Hey everyone! I’m Joe, artist for Green Pixel’s games and for our first Ludum Dare entry: Dr. Vile in The Greater Good! I did the art and my friend and Green Pixel’s programmer, Rich, did the programming so we’ll each be writing a post-mortem of our experience.
First off, congratulations to every who participated in Ludum Dare 25! Whether you finished what you wanted to finished or not, think of how much more you have now than what you had before you started! I had that mindset going in and even if we didn’t finish in time, I would have still had art assets and we still would have had a foundation to build something out of. Thankfully, we did finish and now, not only do we have a great foundation to continue to build on, we have a game that people seem to enjoy! Thank you to everyone who’s played and we greatly appreciate your awesome reviews!
I’ve never worked on a project that had such a short timeframe. To all you 48-hour devs, kudos to you! I can barely tie my shoes in the time it took you to make a game! Right when we found out the theme, Rich and I immediately started brainstorming. From aliens to meteors to Mayans, we eventually decided to go the mad scientist route. And, thus, Dr. Vile was born! We gathered all our gameplay ideas and then I opened up Photoshop and went to work
I drew inspiration for Dr. Vile’s look from all the mad scientist cliches out there. Lab coat, crazy glasses, disheveled hair, etc. It was tough fitting everything into a 16x16px sprite while keeping it discernible but I think I managed! He looks like a mad scientist, right? I also drew inspiration from a character in my webcomic, The Pocalypse, named Doc. Doc is also a mad scientist and I’m sure you can see the resemblance!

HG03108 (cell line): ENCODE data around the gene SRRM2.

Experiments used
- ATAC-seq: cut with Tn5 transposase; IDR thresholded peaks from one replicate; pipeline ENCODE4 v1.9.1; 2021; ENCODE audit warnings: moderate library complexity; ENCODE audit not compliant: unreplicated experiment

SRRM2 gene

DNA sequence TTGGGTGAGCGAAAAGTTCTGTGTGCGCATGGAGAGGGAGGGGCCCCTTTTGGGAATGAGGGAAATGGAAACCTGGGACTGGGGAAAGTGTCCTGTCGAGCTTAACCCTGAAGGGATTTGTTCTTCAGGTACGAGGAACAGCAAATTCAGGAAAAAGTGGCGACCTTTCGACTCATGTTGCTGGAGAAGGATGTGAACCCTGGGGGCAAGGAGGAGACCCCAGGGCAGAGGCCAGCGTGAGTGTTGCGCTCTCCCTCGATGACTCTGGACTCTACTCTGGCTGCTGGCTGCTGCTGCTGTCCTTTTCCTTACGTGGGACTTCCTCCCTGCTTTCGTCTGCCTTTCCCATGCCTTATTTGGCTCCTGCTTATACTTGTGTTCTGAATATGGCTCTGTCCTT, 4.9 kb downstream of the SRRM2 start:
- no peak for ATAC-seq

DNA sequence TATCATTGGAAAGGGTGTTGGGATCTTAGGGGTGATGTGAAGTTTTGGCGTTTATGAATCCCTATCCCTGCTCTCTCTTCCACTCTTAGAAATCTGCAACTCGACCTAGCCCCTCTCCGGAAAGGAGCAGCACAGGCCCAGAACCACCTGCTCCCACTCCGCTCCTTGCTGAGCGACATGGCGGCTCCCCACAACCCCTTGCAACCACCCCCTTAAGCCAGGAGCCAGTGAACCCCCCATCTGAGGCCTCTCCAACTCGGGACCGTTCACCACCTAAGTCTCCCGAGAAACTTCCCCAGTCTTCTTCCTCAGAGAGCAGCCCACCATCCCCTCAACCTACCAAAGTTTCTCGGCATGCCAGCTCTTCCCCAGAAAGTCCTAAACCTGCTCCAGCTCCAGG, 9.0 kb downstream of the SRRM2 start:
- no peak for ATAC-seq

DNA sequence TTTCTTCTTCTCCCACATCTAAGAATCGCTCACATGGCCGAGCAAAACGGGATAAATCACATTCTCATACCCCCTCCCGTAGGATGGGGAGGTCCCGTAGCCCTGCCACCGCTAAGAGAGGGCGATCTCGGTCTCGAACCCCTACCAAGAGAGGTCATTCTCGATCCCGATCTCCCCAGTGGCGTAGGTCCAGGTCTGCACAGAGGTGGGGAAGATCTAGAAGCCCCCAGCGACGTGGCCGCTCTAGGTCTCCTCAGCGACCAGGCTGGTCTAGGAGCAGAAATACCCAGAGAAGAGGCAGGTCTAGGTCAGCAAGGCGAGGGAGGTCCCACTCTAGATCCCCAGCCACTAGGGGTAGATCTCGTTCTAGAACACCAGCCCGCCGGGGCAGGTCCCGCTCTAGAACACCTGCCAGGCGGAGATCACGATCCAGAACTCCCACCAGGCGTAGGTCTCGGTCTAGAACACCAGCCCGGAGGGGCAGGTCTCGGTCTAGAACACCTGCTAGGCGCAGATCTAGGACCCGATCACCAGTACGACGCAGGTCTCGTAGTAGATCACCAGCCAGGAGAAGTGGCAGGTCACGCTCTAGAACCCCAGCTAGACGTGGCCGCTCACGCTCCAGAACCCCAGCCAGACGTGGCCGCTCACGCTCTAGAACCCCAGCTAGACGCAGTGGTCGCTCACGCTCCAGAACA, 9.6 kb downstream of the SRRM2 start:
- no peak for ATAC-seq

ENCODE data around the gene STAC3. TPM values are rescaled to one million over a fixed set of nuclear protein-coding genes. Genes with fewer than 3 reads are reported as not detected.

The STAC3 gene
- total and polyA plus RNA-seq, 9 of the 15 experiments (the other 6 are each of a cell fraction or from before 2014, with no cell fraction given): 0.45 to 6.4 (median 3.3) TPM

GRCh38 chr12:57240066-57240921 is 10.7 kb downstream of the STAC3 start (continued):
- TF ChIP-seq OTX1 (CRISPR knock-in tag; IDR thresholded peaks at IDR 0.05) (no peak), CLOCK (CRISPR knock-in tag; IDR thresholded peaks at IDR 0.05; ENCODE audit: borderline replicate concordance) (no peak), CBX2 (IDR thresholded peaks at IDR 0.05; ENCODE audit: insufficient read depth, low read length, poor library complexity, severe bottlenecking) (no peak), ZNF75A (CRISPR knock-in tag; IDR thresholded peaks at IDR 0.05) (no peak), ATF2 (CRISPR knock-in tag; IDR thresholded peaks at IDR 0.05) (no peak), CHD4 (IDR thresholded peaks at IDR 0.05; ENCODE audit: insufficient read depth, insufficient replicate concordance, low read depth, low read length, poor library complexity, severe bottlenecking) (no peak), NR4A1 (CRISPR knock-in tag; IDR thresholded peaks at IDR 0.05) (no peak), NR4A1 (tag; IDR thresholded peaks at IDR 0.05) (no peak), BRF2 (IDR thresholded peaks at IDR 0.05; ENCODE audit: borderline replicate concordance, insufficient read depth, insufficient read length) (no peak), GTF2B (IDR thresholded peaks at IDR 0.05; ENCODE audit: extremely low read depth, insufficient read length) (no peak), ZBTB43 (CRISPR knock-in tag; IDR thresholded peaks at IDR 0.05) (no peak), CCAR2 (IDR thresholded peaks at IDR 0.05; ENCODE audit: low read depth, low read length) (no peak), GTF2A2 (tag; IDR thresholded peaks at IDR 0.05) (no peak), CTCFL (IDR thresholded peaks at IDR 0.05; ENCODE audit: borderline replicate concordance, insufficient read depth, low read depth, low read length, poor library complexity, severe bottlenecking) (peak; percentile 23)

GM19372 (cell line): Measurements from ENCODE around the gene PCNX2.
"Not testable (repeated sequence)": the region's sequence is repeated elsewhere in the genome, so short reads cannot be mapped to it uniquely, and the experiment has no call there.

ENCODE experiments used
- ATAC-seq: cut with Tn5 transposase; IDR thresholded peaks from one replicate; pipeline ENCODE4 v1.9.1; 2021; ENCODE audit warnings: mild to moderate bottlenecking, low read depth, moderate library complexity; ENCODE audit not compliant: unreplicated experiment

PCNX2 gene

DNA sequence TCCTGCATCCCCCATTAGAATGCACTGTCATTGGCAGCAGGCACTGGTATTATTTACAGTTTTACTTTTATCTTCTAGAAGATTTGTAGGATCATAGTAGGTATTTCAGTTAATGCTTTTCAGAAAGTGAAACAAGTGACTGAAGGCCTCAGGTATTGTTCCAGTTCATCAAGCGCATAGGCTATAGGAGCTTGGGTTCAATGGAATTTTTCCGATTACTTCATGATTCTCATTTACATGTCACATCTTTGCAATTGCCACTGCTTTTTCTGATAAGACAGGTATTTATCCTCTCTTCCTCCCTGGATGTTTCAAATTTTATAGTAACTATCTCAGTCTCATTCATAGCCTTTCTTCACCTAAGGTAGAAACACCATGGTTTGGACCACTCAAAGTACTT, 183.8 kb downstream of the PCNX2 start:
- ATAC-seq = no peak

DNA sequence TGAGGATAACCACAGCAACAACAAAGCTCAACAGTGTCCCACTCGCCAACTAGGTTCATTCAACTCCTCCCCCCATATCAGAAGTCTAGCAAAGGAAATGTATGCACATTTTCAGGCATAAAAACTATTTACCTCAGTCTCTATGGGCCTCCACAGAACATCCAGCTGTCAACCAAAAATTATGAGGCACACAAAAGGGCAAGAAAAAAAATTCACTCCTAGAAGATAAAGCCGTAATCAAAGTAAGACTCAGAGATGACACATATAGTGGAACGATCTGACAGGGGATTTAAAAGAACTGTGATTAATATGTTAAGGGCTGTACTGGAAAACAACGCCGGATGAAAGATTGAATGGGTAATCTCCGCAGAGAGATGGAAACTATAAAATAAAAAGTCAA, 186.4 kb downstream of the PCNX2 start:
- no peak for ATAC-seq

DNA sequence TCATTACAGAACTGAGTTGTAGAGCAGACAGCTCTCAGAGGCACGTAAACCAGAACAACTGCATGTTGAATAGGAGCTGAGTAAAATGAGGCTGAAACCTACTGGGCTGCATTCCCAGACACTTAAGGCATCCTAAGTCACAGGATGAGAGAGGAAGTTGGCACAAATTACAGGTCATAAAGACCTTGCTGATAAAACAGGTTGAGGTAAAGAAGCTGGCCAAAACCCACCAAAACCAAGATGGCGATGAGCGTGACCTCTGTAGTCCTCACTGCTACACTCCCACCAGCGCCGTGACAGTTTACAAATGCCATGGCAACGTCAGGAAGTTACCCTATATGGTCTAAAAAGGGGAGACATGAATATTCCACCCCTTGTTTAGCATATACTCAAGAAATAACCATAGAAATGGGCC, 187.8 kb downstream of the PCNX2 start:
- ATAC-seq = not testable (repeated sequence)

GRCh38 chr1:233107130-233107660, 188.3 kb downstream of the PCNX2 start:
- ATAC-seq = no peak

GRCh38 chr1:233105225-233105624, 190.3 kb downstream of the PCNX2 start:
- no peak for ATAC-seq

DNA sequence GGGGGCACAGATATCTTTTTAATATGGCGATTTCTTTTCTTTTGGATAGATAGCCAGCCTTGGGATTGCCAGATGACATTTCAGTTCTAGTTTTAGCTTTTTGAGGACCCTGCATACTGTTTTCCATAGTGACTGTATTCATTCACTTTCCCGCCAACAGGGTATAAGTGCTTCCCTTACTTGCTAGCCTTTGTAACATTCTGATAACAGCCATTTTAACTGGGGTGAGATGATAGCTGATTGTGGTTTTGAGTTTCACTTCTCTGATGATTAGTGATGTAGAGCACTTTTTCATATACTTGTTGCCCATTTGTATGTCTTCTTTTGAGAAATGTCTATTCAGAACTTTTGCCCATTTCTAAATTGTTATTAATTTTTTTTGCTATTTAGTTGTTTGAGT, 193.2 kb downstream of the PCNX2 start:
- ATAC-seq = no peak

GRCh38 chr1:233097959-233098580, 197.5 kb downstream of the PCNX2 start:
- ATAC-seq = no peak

After I created Dr. Vile, I created the world around him. I usually work in one .psd for our game projects so I can keep everything together and keep everything in line with the theme. Here’s what I ended up with
There may be a few things missing (like Dr. Vile’s computer assistant, Lexe) but that’s pretty much everything in the game! This simple (and small!) art style let me work with the time constraint while still being able to create as much “things” as possible. One important thing that I’ve learned from past game projects is the speed of my work, depending on the style of the game. This personal knowledge was invaluable in estimating how much I could get done in 72 hours
Another extremely important thing for this project – and all projects, big or small – is how well Rich and I communicated. We’ve been working together for about 5 years, from a larger company to an indie studio to an at-home business, and knowing him for so long has created a great sense of communication I think that there’s nothing more important than that when you’re working in a team. For this project, it was crucial that we remained on the same wavelength because, obviously, art and programming are not the same. Rich let me know what was needed and what wasn’t and I prioritized my art list accordingly. I could have put Dr. Vile’s laboratory on the top of my list yet it wouldn’t have made it into the game. Imagine the time I would’ve wasted on a big, fancy laboratory if we didn’t communicate effectively! And, while we both had the same overall vision for the game, the finer details had to discussed so we both knew exactly how the game would look and work I regularly send images like this to Rich to make sure that I’m on the right track:
It was a super fun 72 hours and I look forward to doing a Jam again! I wouldn’t have done anything differently and I’m glad that I now know that we can create something pretty cool in so little time!
We are planning on expanding the game so stay tuned for updates (we’re hoping to add crafting, more weapons, more locations, more everything)! Follow us on Twitter @GreenPixelDev and feel free to visit http://www.greenpixel.ca and check out our other projects
Thank you again for playing Dr. Vile in The Greater Good and if you haven’t, play it now and give us your feedback!
Also, keep an eye out for Rich’s post-mortem!